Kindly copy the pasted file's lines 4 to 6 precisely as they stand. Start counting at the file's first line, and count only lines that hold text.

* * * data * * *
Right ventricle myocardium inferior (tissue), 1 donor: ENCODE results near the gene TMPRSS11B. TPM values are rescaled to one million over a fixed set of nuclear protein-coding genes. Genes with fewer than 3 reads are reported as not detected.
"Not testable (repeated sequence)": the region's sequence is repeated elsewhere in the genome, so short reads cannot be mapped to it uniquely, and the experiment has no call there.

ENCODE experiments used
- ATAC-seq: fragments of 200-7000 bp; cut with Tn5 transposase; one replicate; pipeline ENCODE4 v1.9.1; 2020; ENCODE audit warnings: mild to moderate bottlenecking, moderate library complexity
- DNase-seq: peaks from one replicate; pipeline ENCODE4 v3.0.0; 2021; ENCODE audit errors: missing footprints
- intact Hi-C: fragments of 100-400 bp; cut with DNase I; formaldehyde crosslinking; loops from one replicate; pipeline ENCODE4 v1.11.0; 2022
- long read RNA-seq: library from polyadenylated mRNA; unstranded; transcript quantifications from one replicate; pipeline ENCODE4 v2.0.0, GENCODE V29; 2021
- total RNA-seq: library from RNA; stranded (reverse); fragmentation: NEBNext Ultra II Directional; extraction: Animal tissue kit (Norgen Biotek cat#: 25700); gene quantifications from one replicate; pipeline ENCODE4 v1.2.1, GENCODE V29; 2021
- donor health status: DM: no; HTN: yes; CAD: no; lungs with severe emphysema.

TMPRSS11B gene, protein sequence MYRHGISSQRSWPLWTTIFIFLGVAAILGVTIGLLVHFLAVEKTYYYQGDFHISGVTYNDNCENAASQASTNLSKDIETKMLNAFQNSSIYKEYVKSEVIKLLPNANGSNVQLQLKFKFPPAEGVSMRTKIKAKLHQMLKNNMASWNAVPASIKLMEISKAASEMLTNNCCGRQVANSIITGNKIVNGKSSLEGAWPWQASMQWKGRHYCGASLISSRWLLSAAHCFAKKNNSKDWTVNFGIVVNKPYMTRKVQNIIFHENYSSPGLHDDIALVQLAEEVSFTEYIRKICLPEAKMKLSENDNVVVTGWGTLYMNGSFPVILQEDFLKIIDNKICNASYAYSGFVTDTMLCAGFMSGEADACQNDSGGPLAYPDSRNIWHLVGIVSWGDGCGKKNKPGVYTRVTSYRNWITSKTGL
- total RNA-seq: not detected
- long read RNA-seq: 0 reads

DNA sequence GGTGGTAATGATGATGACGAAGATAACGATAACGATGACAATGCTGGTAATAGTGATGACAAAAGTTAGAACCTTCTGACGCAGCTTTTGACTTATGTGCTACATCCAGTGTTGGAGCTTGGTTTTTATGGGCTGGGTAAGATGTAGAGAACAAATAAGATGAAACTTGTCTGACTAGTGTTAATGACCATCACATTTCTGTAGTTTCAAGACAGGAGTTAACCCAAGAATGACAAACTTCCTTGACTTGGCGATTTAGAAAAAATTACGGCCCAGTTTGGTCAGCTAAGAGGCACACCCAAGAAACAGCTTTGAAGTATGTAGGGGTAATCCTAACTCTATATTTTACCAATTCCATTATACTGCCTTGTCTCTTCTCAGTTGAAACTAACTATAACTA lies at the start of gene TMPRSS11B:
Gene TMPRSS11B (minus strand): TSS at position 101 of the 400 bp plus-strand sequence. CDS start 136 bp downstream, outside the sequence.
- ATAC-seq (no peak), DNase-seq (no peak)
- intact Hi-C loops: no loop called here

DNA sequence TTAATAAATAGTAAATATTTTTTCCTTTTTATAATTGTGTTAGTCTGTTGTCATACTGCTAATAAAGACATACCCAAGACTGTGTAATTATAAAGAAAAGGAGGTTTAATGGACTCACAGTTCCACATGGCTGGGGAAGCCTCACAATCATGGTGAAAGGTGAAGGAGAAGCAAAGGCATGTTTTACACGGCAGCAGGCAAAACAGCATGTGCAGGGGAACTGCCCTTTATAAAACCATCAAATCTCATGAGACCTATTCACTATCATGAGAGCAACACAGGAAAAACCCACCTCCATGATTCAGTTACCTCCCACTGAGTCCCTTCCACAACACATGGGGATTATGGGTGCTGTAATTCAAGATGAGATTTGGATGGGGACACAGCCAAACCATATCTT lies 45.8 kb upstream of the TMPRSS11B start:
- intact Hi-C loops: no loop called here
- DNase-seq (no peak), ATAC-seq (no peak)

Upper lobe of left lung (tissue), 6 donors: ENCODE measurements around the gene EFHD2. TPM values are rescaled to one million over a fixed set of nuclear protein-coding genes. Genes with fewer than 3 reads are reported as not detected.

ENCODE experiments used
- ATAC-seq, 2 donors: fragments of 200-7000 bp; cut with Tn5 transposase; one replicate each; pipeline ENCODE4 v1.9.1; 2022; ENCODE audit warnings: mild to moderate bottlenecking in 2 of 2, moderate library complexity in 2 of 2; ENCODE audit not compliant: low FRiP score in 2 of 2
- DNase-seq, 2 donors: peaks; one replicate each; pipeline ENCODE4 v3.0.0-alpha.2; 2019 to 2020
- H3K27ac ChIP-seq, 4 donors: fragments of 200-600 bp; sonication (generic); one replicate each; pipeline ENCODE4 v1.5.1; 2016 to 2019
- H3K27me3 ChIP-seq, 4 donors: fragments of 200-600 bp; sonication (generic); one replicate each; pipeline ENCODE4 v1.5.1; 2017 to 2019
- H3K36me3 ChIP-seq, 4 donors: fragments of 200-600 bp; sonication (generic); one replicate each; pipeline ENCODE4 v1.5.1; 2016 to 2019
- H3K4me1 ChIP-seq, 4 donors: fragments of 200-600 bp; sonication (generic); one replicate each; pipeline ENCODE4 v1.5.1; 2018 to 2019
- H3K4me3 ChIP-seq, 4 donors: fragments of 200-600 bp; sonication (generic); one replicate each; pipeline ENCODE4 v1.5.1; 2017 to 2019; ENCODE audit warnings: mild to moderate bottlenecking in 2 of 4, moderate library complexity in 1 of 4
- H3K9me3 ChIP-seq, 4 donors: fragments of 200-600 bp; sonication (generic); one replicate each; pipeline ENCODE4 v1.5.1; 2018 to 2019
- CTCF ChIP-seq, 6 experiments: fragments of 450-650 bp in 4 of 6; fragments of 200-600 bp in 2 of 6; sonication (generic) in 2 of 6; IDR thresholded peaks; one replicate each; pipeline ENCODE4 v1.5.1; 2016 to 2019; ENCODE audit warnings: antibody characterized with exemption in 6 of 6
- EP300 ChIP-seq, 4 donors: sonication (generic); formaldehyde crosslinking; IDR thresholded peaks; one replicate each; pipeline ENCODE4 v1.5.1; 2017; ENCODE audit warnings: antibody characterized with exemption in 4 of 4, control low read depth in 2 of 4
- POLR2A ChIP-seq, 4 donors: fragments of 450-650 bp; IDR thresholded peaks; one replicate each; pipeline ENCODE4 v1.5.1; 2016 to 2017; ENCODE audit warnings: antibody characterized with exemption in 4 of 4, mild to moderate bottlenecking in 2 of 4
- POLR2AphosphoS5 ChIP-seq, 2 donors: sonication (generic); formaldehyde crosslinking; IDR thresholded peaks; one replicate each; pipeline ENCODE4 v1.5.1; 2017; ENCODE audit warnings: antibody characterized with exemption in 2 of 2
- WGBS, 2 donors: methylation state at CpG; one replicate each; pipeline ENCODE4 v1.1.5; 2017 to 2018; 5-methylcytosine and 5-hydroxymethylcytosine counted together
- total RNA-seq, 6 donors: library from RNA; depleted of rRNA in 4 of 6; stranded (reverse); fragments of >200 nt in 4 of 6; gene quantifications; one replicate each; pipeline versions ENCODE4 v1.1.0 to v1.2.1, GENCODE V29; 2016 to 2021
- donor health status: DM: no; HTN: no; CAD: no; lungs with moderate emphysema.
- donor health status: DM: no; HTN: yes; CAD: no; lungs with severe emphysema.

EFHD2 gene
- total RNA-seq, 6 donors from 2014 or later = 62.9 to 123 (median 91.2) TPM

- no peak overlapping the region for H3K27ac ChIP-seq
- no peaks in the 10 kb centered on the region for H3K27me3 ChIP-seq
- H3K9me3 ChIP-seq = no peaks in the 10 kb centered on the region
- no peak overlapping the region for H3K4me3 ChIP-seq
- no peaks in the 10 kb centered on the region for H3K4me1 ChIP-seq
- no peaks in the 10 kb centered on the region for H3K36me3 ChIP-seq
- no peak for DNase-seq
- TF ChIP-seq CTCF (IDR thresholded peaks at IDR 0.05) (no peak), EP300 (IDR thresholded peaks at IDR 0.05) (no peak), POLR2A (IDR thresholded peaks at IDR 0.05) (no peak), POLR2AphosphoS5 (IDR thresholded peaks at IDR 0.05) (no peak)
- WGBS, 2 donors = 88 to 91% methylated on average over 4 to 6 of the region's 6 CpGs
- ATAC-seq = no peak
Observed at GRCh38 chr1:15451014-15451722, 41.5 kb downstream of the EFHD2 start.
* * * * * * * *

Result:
- ATAC-seq: fragments of 200-7000 bp; cut with Tn5 transposase; one replicate; pipeline ENCODE4 v1.9.1; 2020; ENCODE audit warnings: mild to moderate bottlenecking, moderate library complexity
- DNase-seq: peaks from one replicate; pipeline ENCODE4 v3.0.0; 2021; ENCODE audit errors: missing footprints
- intact Hi-C: fragments of 100-400 bp; cut with DNase I; formaldehyde crosslinking; loops from one replicate; pipeline ENCODE4 v1.11.0; 2022